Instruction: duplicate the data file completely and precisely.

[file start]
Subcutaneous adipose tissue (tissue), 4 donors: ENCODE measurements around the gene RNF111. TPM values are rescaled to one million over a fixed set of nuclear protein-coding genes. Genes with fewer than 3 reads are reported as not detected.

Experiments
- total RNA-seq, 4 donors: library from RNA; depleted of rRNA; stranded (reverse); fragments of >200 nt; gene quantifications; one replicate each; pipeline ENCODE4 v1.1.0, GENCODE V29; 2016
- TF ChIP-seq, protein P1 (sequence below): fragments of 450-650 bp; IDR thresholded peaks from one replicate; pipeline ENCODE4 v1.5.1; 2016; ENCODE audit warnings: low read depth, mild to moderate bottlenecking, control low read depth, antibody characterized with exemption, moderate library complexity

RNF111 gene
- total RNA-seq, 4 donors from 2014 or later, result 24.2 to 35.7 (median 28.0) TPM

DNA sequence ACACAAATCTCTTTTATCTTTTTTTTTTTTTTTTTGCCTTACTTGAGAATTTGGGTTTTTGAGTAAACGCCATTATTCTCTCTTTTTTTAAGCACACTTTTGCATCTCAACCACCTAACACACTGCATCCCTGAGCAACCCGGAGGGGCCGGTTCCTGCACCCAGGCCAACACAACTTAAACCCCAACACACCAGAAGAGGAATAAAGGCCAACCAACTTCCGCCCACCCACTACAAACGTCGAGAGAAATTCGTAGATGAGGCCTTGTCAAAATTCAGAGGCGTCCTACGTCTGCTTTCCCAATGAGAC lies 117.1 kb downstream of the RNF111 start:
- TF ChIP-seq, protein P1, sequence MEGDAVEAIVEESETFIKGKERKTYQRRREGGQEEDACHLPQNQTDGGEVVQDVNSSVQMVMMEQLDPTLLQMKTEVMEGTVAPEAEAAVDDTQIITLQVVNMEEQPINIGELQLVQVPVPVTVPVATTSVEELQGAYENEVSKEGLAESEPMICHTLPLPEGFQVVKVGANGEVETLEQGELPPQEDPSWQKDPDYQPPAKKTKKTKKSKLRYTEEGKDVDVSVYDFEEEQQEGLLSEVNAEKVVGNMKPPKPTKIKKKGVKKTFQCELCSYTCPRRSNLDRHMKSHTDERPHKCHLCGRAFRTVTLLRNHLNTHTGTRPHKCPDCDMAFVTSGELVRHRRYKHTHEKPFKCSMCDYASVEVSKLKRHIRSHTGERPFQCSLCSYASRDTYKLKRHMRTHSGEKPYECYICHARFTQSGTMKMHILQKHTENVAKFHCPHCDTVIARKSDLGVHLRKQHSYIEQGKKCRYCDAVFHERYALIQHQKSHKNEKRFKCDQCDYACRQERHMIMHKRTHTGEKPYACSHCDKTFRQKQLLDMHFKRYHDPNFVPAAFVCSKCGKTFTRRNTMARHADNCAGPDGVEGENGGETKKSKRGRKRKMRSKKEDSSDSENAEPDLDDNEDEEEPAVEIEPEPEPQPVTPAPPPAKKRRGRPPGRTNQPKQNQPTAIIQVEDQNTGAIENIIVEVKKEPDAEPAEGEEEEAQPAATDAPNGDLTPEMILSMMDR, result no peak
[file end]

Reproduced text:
Subcutaneous adipose tissue (tissue), 4 donors: ENCODE measurements around the gene RNF111. TPM values are rescaled to one million over a fixed set of nuclear protein-coding genes. Genes with fewer than 3 reads are reported as not detected.

Experiments
- total RNA-seq, 4 donors: library from RNA; depleted of rRNA; stranded (reverse); fragments of >200 nt; gene quantifications; one replicate each; pipeline ENCODE4 v1.1.0, GENCODE V29; 2016
- TF ChIP-seq, protein P1 (sequence below): fragments of 450-650 bp; IDR thresholded peaks from one replicate; pipeline ENCODE4 v1.5.1; 2016; ENCODE audit warnings: low read depth, mild to moderate bottlenecking, control low read depth, antibody characterized with exemption, moderate library complexity

RNF111 gene
- total RNA-seq, 4 donors from 2014 or later, result 24.2 to 35.7 (median 28.0) TPM

DNA sequence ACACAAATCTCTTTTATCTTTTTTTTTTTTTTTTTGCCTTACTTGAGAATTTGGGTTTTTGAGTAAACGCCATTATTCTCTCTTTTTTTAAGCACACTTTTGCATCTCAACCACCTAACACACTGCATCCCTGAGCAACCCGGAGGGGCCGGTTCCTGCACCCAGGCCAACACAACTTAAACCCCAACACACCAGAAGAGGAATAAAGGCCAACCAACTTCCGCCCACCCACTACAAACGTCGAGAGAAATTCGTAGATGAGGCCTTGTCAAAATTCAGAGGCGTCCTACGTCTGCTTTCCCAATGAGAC lies 117.1 kb downstream of the RNF111 start:
- TF ChIP-seq, protein P1, sequence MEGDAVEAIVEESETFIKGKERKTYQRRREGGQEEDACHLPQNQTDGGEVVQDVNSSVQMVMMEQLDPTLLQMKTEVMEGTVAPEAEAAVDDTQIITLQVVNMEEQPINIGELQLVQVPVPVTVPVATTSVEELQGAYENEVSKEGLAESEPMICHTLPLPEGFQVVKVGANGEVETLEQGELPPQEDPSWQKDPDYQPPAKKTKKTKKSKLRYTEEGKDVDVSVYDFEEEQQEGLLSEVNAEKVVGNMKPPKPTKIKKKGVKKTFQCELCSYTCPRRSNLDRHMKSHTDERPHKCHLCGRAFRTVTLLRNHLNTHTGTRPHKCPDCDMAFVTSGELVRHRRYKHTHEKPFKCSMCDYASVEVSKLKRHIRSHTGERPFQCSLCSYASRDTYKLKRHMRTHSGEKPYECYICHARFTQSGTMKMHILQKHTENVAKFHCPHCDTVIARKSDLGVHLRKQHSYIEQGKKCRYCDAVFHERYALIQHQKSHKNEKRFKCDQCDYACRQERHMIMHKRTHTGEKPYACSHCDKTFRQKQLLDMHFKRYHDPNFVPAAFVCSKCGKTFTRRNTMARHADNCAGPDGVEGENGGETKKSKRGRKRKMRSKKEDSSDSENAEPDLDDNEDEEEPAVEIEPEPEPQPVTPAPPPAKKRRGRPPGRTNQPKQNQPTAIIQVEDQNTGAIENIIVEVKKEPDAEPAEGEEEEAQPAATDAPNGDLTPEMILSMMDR, result no peak